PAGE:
1. Licensure is one of these particular goofs. You need a license to own a specific breed of animal; You need a license to drive; You need a license to exercise your second amendment right; You need a license to practice law, medicine, therapy, accounting, investing, and banking; You need a license to own certain brands of chemicals; You need a license for your driving license to drive large commercial vehicles; You need a special license for your second amendment license to have a gun on your person, concealed to preserve the element of surprise; You need a license to bring fruit from Mexico into the US…

      And for all of this licensure, we need people to staff offices to follow up and “audit” these “authorizations” to insure that arbitrary limitation periods, continuing education, and compliance is had. Talk about NECESSARY JOBS…

  6. If the government insisted that the people buy food insurance and then insisted that insurance cover every eating expense you’d soon have to be rich to buy a pack of bologna without government or insurance helping you out. Right now, thanks to government, a total shutdown of the government would actually result in a huge segment of the population dying of starvation in just a few weeks. Just 50 years ago a government shutdown could have been shrugged off by most of America, 100 years ago most Americans wouldn’t even have noticed that the government had shut down, today it would actually mean life or death for most Americans. Welcome to Euro-America!

  7. Government is bullshit! The worst government offenders are the: politicians, judges, police, prosecutors, tax collectors, and all other regulatory agents.

  8. The Illinois Department of Financial & Professional Regulation is nothing but a monopolist mob controlled group that creates jobs and careers for the mob. Eliminate the licensing requirements and allow the poor people to start businesses and occupations. Why should someone have to spend 7 years studying and get a medical degree and license just to help deliver a baby, a natural act?

    1. Right now, they have an investigation going on, for my dad. In the end, I do not expect anything out of it. Worry about the “death panels”! They have developed into part of the health care system! The insurance companies might help one along to the “other side”, if they think they might save a buck!

  9. Re “I’m from the government and I’m here to help”, the phrasing has a nice ring. Interestingly, a question remains in my mind, the minds of others too, that question being as follows. To help who, the citizenry or itself,at the expense of the citizenry.

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  11. The problem is how do you get the government out of a market once it has intervened. Unfortunately, the only safe way to get the government out of a market intervention is slowly – with the knowledge that somebody is still likely to get hurt.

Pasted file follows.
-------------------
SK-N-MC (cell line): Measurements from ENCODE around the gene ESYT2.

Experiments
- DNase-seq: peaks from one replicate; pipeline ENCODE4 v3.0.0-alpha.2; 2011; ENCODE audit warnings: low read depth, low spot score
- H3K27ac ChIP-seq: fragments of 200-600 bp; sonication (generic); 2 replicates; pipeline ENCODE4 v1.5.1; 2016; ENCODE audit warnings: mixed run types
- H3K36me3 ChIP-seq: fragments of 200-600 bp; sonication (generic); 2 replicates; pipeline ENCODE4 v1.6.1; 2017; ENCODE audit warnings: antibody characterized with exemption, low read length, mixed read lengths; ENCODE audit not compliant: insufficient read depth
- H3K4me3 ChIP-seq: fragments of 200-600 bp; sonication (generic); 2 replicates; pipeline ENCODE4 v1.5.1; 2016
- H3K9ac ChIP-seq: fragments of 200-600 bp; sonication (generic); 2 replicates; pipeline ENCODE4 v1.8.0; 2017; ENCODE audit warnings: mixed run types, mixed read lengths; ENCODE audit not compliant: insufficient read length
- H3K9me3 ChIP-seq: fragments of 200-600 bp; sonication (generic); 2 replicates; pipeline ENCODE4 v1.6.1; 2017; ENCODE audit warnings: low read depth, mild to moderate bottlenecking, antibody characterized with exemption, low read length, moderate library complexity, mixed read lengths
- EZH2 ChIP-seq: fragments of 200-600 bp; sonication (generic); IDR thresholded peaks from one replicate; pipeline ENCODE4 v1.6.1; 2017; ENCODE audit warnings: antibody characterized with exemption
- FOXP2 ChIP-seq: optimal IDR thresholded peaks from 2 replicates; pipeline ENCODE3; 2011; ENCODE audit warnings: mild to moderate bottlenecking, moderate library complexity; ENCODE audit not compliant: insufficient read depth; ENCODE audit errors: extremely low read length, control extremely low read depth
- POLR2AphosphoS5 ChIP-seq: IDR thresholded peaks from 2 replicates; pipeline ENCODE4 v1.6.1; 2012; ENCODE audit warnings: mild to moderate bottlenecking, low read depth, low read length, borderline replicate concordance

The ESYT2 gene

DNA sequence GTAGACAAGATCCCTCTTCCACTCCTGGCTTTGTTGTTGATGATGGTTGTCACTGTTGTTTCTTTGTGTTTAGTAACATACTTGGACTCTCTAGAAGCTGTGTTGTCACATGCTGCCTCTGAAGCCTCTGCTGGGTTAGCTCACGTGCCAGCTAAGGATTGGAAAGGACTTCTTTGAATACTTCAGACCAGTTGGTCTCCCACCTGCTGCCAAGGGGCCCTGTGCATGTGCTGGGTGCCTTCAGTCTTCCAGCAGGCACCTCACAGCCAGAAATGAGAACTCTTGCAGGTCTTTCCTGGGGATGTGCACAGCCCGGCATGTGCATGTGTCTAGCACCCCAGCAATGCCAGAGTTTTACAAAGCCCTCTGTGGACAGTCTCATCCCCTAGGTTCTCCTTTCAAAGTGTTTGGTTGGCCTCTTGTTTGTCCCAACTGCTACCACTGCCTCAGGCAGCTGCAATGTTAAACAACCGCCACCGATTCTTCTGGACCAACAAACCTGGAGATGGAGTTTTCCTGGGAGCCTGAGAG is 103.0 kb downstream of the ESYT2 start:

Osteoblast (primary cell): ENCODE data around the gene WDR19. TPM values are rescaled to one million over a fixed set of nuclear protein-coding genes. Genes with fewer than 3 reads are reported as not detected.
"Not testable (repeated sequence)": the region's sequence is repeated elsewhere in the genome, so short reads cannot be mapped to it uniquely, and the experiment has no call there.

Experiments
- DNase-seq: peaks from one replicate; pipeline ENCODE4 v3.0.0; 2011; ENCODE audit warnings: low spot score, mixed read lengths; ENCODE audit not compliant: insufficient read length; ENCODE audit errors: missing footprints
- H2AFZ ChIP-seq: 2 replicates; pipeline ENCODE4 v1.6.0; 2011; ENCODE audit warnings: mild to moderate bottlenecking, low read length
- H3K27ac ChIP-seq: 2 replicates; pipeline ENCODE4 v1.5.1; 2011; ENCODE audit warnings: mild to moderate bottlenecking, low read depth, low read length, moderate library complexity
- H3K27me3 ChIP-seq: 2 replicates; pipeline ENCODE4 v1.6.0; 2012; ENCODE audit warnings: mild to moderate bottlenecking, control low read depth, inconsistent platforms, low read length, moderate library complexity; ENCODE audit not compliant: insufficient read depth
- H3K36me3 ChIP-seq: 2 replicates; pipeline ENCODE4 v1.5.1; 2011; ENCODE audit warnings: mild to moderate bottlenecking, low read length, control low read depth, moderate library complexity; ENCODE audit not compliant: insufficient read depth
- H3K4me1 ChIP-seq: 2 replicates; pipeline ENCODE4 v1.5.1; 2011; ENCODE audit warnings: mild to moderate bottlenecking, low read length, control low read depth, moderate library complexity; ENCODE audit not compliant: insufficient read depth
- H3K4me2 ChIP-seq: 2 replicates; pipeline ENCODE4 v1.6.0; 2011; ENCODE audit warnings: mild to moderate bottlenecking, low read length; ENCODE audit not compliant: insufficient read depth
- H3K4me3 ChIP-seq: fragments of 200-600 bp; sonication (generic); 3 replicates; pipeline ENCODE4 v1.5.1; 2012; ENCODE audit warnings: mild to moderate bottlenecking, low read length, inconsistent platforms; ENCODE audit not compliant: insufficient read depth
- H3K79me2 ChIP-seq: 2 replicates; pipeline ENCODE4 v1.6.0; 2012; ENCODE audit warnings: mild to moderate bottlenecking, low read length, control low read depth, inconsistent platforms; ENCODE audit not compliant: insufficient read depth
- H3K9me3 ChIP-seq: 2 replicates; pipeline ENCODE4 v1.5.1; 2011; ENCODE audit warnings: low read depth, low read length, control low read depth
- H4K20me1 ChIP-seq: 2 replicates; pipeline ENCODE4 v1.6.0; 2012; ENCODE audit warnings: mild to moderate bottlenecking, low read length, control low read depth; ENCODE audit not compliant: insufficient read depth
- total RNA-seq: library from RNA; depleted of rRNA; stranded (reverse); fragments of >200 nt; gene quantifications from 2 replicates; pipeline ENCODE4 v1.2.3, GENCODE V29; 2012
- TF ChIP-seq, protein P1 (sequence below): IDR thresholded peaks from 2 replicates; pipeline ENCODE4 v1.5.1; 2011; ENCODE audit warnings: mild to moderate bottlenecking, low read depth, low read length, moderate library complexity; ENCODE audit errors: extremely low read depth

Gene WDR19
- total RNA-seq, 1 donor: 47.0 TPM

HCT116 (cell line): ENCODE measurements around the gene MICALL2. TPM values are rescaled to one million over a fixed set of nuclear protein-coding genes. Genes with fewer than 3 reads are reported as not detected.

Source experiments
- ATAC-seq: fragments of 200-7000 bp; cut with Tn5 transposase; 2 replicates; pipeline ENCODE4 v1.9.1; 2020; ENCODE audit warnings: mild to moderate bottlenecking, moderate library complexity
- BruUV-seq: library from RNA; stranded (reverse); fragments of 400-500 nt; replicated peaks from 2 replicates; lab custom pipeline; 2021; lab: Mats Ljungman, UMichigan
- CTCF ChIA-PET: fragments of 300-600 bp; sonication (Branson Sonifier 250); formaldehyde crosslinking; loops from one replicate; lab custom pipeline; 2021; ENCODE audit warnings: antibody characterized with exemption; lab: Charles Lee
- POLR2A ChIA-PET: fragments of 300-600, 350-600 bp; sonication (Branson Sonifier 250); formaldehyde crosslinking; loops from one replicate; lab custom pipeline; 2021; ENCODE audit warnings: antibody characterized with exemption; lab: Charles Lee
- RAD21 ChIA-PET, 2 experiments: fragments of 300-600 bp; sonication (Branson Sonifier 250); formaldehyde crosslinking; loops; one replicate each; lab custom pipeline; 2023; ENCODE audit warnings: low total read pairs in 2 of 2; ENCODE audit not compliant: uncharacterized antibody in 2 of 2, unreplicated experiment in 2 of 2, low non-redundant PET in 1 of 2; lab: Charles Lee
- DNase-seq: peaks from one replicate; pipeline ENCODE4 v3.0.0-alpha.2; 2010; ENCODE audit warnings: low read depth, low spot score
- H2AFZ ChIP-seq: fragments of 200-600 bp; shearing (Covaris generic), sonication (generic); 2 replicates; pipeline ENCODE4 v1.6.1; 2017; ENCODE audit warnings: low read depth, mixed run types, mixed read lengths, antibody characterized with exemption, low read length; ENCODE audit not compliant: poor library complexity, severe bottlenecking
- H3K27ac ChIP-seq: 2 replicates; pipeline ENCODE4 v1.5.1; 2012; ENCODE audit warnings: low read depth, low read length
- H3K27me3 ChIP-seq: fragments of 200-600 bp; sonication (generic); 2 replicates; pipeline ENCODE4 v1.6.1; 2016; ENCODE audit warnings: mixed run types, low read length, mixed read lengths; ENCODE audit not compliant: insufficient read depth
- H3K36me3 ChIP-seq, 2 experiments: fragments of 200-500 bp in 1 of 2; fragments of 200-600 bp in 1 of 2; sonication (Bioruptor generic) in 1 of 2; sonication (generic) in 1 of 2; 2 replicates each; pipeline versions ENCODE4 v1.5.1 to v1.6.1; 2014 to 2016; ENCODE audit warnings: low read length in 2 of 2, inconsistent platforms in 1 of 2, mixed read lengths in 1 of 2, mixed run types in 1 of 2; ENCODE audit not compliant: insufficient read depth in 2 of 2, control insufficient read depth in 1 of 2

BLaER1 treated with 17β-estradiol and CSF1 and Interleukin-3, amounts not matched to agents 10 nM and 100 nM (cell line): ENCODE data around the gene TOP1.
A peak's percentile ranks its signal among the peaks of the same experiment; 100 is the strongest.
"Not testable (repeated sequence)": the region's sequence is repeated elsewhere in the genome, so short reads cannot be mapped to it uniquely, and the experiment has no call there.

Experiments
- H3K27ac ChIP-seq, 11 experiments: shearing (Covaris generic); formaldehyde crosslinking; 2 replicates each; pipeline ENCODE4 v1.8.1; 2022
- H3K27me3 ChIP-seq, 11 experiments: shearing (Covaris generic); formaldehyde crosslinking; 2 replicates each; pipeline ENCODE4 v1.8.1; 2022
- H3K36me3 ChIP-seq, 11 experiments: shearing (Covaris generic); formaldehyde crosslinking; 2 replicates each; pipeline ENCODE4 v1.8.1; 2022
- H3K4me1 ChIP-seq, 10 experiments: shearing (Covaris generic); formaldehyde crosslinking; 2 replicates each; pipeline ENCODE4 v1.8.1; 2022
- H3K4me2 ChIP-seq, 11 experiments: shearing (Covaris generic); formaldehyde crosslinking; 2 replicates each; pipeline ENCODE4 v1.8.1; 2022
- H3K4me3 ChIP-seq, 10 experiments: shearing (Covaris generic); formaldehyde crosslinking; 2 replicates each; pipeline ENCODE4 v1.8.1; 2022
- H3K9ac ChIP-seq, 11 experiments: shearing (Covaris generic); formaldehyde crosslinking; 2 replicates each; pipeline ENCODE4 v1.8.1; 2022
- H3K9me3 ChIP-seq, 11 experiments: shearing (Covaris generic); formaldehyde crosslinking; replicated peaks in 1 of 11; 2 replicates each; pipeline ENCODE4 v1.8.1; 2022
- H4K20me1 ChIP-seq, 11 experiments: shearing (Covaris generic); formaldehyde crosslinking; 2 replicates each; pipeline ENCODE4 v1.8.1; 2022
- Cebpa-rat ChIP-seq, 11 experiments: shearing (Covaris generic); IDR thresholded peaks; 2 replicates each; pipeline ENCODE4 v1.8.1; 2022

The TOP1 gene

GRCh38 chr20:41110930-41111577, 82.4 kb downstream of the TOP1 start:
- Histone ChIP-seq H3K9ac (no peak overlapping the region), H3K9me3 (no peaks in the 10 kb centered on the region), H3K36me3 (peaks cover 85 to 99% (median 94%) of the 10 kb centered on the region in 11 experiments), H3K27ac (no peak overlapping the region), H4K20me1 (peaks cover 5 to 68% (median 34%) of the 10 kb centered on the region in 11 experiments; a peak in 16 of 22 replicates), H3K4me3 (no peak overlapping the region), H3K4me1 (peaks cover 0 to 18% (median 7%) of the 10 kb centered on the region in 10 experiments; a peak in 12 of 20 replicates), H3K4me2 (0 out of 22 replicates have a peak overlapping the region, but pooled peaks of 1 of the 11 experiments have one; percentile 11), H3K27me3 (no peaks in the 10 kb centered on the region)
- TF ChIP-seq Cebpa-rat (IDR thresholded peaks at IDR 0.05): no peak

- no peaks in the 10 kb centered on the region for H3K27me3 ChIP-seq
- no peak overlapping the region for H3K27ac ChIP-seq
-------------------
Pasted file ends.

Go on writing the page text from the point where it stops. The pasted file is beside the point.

The simple fact is the low down payments brought more buyers into the market, driving up prices. If you remove those buyers from the housing market, you get a correction – and a fairly ugly one at that. If the value of housing drops sufficiently, the default rate would probably go up. A minor uptick on the default rate, given the discount associated with foreclosure sales, etc., is probably enough at this point to bankruptcy Freddie Mac, Fannie Mae and the other folks backstopping such loans (read many monoline insurers) – especially as there is only a very thin equity cushion associated with them. Lending, under those circumstances, would likely come to a screeching halt, exacerbating the crash in prices and taking out certain banks and/or mortgage loan originator organizations.

    1. (continued)
      When the banks start collapsing, there is a general problem with obtaining credit – and, I’m sorry, but the FDIC (like FSLIC before it) is also likely to be rendered insolvent (or rather, its existing insolvency would become apparent) if all the banks which needed to be taken down were actually taken down.

      The collapse also takes down the house building industry, severely hurts the home renovation industry, temporarily hits all levels of government which depend on property taxes (especially if they cannot readjust the rates to recapture the lost funds), and may trap certain homeowners who would then be unable to refinance their existing loans. Foreclosures/vacancies also create certain externalities on near-by properties, resulting in neighborhoods getting essentially destroyed (see Detroit and some of subdivisions near Las Vegas).

      The sad thing is we’ve seen this script before. It happened in the South central/Southwest of this country in connection with the S&L crisis. It happened with the implosion of the subprime lending markets after the Russian default. As the article notes, it is likely to happen again as the bubble reflates. And each time, it somehow comes as a complete surprise to the government and financial industry. 🙁